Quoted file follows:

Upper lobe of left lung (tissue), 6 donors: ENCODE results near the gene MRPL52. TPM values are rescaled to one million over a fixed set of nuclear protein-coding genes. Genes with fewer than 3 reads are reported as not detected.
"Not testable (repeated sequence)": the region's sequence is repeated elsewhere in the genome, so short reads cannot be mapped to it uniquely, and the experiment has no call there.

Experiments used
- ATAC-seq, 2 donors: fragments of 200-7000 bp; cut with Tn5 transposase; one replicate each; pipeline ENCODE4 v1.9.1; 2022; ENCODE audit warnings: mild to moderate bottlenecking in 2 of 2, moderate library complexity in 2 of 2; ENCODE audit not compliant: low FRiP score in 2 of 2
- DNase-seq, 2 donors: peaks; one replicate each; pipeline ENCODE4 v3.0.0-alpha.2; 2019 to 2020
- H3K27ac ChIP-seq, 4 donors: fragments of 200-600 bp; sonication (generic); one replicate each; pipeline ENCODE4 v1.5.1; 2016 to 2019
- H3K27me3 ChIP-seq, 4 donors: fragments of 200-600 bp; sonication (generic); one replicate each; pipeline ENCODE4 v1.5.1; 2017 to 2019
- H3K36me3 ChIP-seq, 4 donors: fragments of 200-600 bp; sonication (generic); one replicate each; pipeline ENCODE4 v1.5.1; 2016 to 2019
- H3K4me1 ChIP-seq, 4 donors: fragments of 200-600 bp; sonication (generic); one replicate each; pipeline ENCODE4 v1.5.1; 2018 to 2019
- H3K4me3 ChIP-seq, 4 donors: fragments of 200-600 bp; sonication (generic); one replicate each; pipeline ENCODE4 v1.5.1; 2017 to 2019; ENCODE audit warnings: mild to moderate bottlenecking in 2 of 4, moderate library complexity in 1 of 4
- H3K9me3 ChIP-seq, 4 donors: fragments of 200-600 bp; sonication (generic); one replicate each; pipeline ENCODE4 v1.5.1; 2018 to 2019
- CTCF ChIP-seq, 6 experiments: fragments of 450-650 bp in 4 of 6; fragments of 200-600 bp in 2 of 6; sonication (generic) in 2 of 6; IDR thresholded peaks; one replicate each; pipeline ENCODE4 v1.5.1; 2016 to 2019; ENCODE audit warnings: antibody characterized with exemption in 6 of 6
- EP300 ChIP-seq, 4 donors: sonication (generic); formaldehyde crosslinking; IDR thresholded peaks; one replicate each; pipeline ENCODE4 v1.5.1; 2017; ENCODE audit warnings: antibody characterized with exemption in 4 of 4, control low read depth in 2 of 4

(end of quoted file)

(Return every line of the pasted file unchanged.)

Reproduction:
Upper lobe of left lung (tissue), 6 donors: ENCODE results near the gene MRPL52. TPM values are rescaled to one million over a fixed set of nuclear protein-coding genes. Genes with fewer than 3 reads are reported as not detected.
"Not testable (repeated sequence)": the region's sequence is repeated elsewhere in the genome, so short reads cannot be mapped to it uniquely, and the experiment has no call there.

Experiments used
- ATAC-seq, 2 donors: fragments of 200-7000 bp; cut with Tn5 transposase; one replicate each; pipeline ENCODE4 v1.9.1; 2022; ENCODE audit warnings: mild to moderate bottlenecking in 2 of 2, moderate library complexity in 2 of 2; ENCODE audit not compliant: low FRiP score in 2 of 2
- DNase-seq, 2 donors: peaks; one replicate each; pipeline ENCODE4 v3.0.0-alpha.2; 2019 to 2020
- H3K27ac ChIP-seq, 4 donors: fragments of 200-600 bp; sonication (generic); one replicate each; pipeline ENCODE4 v1.5.1; 2016 to 2019
- H3K27me3 ChIP-seq, 4 donors: fragments of 200-600 bp; sonication (generic); one replicate each; pipeline ENCODE4 v1.5.1; 2017 to 2019
- H3K36me3 ChIP-seq, 4 donors: fragments of 200-600 bp; sonication (generic); one replicate each; pipeline ENCODE4 v1.5.1; 2016 to 2019
- H3K4me1 ChIP-seq, 4 donors: fragments of 200-600 bp; sonication (generic); one replicate each; pipeline ENCODE4 v1.5.1; 2018 to 2019
- H3K4me3 ChIP-seq, 4 donors: fragments of 200-600 bp; sonication (generic); one replicate each; pipeline ENCODE4 v1.5.1; 2017 to 2019; ENCODE audit warnings: mild to moderate bottlenecking in 2 of 4, moderate library complexity in 1 of 4
- H3K9me3 ChIP-seq, 4 donors: fragments of 200-600 bp; sonication (generic); one replicate each; pipeline ENCODE4 v1.5.1; 2018 to 2019
- CTCF ChIP-seq, 6 experiments: fragments of 450-650 bp in 4 of 6; fragments of 200-600 bp in 2 of 6; sonication (generic) in 2 of 6; IDR thresholded peaks; one replicate each; pipeline ENCODE4 v1.5.1; 2016 to 2019; ENCODE audit warnings: antibody characterized with exemption in 6 of 6
- EP300 ChIP-seq, 4 donors: sonication (generic); formaldehyde crosslinking; IDR thresholded peaks; one replicate each; pipeline ENCODE4 v1.5.1; 2017; ENCODE audit warnings: antibody characterized with exemption in 4 of 4, control low read depth in 2 of 4